Guest post by Thomas Lee
Mass shootings have sadly become so commonplace that any play about gun violence suddenly absorbs a jolt of relevance that the playwright perhaps didn’t originally anticipate.
But in Julia Cho’s unnerving “Office Hour,” now in previews at the Berkeley Repertory Theater, the story seems less concerned about politics than alienation–from our jobs, from our classes, from our families, from ourselves. We are creatures that need to connect yet prove incapable of doing so. We long for intimacy but wind up firing emotional blanks.
The play begins with two creative writing professors trying to convince colleague Gina (Jackie Chung) to speak to a troubled student named Dennis (Daniel Chung).
To say Dennis is creepy would be an understatement. He doesn’t say a word in class. His stories contain disturbing images of rape and violence. The professors fear he might be a mass killer in the making.
“I’ve taught writing to prisoners,” one prof told Gina. “Murderers. THIS kid scares me.”
Reluctantly, Gina summons Dennis to her office. What follows over the next hour or so is an ever shifting power dynamic between student and teacher, who is pretty troubled herself.
I’m not giving anything away to say that Dennis, who bares a strong resemblance to the Unabomber when you first see him, does carry a gun. But I wish Cho wasn’t so literal. In her attempt to connect the play to current events, she loses something potentially powerful. We don’t need to see a gun to sense the unsettling anger in Dennis that seems ready to explode at any moment.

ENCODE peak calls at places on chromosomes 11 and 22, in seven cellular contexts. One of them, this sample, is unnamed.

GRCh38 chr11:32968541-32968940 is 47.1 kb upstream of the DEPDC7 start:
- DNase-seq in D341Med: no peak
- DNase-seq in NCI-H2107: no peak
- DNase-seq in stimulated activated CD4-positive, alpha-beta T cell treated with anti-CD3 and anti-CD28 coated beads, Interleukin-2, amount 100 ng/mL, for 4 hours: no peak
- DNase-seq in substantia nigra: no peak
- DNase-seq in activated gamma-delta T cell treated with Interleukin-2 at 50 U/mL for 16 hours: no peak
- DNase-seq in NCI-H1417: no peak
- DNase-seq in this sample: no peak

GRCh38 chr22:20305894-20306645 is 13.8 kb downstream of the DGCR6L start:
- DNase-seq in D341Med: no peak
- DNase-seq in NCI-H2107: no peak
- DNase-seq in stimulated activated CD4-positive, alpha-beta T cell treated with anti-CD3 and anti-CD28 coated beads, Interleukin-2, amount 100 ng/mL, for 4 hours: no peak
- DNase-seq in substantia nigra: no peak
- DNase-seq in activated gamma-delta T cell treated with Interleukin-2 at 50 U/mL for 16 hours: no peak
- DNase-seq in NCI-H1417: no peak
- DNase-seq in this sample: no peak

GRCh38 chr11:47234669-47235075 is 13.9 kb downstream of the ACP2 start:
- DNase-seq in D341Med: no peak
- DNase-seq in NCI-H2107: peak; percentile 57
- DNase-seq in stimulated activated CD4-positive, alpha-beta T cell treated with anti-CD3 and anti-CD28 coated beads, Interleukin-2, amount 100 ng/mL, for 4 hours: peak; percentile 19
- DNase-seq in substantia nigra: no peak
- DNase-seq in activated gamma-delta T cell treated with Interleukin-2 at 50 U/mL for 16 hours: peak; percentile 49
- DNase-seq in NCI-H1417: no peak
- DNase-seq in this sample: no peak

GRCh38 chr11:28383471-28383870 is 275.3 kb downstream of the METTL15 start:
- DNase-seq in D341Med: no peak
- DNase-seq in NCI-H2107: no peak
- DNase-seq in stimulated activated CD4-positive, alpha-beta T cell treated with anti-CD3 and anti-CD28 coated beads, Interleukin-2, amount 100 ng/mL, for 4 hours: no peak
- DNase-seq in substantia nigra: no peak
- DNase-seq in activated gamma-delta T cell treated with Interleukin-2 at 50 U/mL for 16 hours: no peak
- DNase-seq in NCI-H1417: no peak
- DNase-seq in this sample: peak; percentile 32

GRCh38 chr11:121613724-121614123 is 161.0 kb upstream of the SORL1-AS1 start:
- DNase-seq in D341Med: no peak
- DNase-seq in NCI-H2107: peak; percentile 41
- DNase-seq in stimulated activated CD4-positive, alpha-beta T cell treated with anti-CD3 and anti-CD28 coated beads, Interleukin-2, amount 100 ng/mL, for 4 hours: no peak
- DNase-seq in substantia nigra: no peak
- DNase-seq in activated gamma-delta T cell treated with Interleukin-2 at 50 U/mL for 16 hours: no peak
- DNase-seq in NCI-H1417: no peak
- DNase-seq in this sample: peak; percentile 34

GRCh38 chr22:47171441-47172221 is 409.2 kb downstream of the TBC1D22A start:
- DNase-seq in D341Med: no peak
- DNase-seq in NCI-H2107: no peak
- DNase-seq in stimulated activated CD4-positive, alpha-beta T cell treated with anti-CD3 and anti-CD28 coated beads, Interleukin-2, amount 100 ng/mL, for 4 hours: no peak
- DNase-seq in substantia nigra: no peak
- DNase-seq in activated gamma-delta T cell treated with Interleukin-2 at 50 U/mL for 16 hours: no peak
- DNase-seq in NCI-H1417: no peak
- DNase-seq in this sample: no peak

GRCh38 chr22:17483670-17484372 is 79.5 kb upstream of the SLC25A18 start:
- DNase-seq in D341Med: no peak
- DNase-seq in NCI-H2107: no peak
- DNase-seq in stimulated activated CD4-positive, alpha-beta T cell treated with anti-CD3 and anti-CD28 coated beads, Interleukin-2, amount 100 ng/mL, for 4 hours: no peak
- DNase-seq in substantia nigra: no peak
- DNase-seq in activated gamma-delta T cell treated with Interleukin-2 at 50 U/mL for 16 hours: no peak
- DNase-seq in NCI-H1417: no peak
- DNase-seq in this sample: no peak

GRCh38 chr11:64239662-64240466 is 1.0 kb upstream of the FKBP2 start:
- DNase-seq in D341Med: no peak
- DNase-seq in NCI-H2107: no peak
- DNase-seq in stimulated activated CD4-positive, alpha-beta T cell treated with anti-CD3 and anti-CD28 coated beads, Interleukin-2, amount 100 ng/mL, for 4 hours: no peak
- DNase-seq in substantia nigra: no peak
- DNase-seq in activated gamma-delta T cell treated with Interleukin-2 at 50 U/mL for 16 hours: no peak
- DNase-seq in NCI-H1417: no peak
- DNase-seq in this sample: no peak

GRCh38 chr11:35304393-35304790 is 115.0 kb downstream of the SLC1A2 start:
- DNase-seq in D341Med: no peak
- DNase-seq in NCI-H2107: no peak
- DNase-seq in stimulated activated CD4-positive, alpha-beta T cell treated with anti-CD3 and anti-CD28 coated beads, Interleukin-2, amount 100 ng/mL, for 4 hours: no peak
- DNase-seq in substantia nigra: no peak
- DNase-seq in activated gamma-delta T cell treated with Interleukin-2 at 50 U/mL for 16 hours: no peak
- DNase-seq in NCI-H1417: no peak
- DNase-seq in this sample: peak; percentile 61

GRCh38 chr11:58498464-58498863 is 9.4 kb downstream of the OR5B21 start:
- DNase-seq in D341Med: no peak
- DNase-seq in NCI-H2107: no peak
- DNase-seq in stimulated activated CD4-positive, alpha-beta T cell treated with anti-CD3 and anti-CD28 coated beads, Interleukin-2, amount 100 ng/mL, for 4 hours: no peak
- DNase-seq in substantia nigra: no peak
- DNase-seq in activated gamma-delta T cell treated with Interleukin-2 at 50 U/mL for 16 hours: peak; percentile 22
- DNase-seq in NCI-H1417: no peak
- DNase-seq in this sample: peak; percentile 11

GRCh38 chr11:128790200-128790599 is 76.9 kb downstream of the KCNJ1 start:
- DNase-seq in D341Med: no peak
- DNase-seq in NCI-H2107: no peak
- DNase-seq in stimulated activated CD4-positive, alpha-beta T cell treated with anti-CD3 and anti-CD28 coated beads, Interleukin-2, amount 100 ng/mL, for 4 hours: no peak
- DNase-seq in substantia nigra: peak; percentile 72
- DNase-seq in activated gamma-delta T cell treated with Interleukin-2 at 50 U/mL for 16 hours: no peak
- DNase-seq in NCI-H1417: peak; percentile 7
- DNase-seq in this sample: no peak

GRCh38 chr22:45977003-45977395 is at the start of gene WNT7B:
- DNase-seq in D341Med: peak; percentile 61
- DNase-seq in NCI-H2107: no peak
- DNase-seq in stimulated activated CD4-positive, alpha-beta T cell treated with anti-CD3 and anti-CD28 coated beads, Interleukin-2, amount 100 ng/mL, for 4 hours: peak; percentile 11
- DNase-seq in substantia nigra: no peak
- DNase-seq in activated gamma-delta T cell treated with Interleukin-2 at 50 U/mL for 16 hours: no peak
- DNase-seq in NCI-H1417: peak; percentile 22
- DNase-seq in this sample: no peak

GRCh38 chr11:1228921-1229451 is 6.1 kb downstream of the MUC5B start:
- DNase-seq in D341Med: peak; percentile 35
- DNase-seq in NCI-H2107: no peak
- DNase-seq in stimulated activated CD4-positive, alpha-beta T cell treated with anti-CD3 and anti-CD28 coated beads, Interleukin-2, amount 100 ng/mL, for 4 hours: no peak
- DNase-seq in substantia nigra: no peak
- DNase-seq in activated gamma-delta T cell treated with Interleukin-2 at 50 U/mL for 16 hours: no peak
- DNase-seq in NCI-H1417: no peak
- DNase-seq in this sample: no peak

The real question is not whether Dennis will kill someone but rather why he hasn’t already pulled the trigger. He has the makings of a bloodthirsty killer (hell, he even dresses like one) but yet you get the sense that Dennis is not truly dead inside, despite his insistence to the contrary. What truly separates the committed killer from just another troubled, angry young man?
Cho, a rising Asian American playwright, infuses this work with a great deal of cultural empathy and sensitivity. It’s no accident that both Gina and Dennis are both Asian American even though the mass shooters have been mostly white. In doing so, Cho accomplished something rare, almost subversive: mainstreaming Asian Americans into the national conversation without anyone really noticing. The mass shooters can be anyone but the alienation that drives such murderous impulses can be unique to specific socio-economic groups.
“Office Hour” is imperfect and ultimately unsatisfying. But Cho’s thoughtful and empathetic approach to her characters makes this play well worth seeing, especially during these troubling times.